'Casablanca' Named Top Romance Film

Ingrid Bergman with Humphrey Bogart in a scene from the classic 1943 film "Casablanca." AP

They'll always have Paris. Now Rick and Ilsa have the top spot on the list of best American screen romances.

"Casablanca," starring Humphrey Bogart as saloonkeeper Rick Blaine and Ingrid Bergman as his lost love Ilsa Lund, came in at No. 1 on the American Film Institute's top 100 U.S. love stories announced Tuesday on the CBS special "AFI's 100 Years ... 100 Passions."

The rest of the top 10, in order: "Gone With the Wind," "West Side Story," "Roman Holiday," "An Affair to Remember," "The Way We Were," "Doctor Zhivago," "It's a Wonderful Life," "Love Story" and "City Lights."

"I think the films that haunt you the most over time are love stories," said Sydney Pollack, director of "The Way We Were" and the No. 13 film, "Out of Africa." "Many, many films haunt you, but you get haunted in a way that's hard to shake off when you're watching star-crossed lovers who you really care about and who get under your skin, like Bogart and Bergman. That's a story that's just irresistible."

Cary Grant led actors with six films on the list. Besides "An Affair to Remember," they were "The Philadelphia Story" at No. 44, "To Catch a Thief" at No. 46, "Bringing Up Baby" at No. 51, "The Awful Truth" at No. 77 and "Notorious" at No. 86.

Katharine Hepburn, Grant's co-star in "The Philadelphia Story" and "Bringing Up Baby," was the most represented actress, also appearing in six films. Her other entries were "The African Queen" at No. 14, "On Golden Pond" at No. 22, "Guess Who's Coming to Dinner" at No. 58 and "Woman of the Year" at No. 74.

Besides "Casablanca" and "The African Queen," Bogart starred in three other films on the list: "Dark Victory" (No. 32), "Sabrina" (No. 54) and "To Have and Have Not" (No. 60). Bogart's "Sabrina" co-star Audrey Hepburn also was in five films, including "Roman Holiday," "My Fair Lady" (No. 12), "Two for the Road" (No. 57) and "Breakfast at Tiffany's (No. 61).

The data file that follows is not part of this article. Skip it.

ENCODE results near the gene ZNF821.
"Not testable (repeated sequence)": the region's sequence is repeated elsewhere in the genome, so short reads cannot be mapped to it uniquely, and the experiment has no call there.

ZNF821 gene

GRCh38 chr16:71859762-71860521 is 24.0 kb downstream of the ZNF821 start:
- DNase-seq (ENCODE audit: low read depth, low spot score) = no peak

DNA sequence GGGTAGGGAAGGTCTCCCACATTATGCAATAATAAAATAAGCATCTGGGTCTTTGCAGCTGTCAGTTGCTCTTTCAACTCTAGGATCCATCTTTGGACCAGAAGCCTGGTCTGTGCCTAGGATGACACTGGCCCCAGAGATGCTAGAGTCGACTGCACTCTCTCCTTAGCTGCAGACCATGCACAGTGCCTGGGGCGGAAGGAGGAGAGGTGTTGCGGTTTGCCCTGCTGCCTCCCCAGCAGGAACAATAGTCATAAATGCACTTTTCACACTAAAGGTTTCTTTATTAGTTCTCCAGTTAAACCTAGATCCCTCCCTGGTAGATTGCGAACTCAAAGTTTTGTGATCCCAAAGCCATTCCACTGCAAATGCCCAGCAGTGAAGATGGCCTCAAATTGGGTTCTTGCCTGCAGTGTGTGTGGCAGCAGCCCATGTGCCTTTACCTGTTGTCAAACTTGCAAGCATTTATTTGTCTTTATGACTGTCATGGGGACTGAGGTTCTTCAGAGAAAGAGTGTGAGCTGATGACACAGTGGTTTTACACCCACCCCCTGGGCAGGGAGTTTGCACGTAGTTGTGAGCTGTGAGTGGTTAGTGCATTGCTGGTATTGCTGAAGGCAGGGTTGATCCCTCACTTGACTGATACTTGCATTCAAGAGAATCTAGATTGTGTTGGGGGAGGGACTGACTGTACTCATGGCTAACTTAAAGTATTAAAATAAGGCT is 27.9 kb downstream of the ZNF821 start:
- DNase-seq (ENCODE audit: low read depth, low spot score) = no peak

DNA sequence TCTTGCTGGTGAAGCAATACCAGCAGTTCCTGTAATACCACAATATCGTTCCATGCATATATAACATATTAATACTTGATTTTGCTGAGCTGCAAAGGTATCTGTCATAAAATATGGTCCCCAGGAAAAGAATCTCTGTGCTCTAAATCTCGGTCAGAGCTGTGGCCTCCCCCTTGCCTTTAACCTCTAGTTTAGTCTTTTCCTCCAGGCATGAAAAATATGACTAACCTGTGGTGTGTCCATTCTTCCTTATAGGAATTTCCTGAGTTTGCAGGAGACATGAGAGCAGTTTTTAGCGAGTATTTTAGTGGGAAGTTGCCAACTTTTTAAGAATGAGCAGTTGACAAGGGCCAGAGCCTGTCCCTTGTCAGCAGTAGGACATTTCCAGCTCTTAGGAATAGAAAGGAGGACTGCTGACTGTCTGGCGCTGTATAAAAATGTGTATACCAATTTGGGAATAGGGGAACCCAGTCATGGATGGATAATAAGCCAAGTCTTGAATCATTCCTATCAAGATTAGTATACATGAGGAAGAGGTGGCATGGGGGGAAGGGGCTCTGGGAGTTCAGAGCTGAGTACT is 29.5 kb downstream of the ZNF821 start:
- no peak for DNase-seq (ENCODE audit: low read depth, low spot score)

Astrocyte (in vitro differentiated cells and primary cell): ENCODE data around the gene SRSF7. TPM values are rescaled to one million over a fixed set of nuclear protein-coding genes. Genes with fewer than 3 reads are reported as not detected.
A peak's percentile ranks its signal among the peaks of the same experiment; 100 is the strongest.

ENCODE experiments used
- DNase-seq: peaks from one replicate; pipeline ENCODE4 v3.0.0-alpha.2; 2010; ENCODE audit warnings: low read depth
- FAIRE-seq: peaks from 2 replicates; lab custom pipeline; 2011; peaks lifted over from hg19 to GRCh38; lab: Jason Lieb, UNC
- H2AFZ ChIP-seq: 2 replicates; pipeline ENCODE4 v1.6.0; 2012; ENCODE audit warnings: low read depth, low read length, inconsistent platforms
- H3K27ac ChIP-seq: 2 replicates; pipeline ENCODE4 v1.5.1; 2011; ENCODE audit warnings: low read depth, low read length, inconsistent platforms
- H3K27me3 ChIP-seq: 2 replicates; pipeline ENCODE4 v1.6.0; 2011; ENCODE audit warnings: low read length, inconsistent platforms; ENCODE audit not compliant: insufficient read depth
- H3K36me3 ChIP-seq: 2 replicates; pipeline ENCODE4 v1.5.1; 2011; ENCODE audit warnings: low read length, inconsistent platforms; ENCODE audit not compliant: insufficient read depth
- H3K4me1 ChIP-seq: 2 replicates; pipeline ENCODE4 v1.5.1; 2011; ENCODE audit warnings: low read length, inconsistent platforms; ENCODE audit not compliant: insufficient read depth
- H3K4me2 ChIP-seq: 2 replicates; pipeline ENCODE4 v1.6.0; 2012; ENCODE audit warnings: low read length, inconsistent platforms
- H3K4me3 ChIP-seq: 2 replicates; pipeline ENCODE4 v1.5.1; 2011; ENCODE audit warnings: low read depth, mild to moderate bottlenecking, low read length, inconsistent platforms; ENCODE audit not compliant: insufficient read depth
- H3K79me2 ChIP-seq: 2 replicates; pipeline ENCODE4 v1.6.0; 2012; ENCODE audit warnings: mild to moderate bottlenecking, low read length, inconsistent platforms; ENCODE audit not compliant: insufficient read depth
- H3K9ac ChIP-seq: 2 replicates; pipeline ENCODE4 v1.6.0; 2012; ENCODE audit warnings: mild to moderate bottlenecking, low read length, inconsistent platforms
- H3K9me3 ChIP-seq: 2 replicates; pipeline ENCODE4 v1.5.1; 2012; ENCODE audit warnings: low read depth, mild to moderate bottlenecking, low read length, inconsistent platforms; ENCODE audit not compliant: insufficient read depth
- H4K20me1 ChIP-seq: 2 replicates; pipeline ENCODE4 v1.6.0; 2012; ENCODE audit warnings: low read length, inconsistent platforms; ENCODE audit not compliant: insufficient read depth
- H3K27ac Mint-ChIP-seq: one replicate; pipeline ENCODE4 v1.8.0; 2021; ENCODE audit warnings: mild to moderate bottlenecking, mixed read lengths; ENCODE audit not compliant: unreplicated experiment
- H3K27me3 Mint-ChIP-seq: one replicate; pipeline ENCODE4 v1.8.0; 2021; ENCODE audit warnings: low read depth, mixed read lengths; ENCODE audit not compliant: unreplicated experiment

The oldest film was "Way Down East" from 1920 at No. 71. The newest was "Shakespeare in Love" from 1998 at No. 50.

The film institute began issuing annual lists on different movie themes four years ago. The love-story list was chosen by about 1,800 directors, actors, studio executives, critics and others in Hollywood, who voted from a field of 400 nominated films.

Finalists ranged from the giddy comedy of "When Harry Met Sally ..." (No. 25) and "It Happened One Night (No. 38) to the tragic affairs of "Wuthering Heights" (No. 15) and "Titanic" (No. 37).

What makes for a great love story?

"At the end of the day, it's what happens between a man and a woman on the screen," said "When Harry Met Sally ..." director Rob Reiner, who placed two other films on the list, "The American President" (No. 75) and "The Princess Bride" (No. 88). "It's a very different approach to that in all three cases with my films."

"The Princess Bride" is a fanciful, love-conquers-all fairy tale, while "When Harry Met Sally ..." was a personal story based on Reiner's experiences when he was "thrown back into the dating pool after being married for 10 years and making a mess of the whole thing," he said.

"American President" is a modern Cinderella tale about "what would happen if you ever really dated the president," Reiner said. "This was before Monica Lewinsky, when people didn't date the president so quickly."

Reiner's three entries have happy endings, but a surprising number on the list do not. The lovers clearly wind up together in only two of the top 10 films, while a third, Charles Chaplin's "City Lights," has an ambiguous ending.

"Ironically, in these 100 movies, they don't necessarily walk out hand and hand into the sunset," said Jean Picker Firstenburg, the institute's director.

In "Vertigo" (No. 18), James Stewart watches Kim Novak fall to her death — twice. "King Kong" (No. 24), ends with a giant dead ape, "Bonnie and Clyde" (No. 65) ends with a bullet-riddled couple. "The English Patient" (No. 56) finishes with a dead burn victim, "Harold and Maude" (No. 69) closes with a young man on his own after his elderly lover's suicide.

"When there's real closure in a love story and it's resolved in a happy way, it doesn't reverberate as much afterward," Pollack said. "That's been true from Greek tragedy on, from Shakespeare on. Romeo and Juliet, Tristan and Isolde, Heloise and Abelard. Many great love stories have been about unobtainability."
  • Brian Bernbaum

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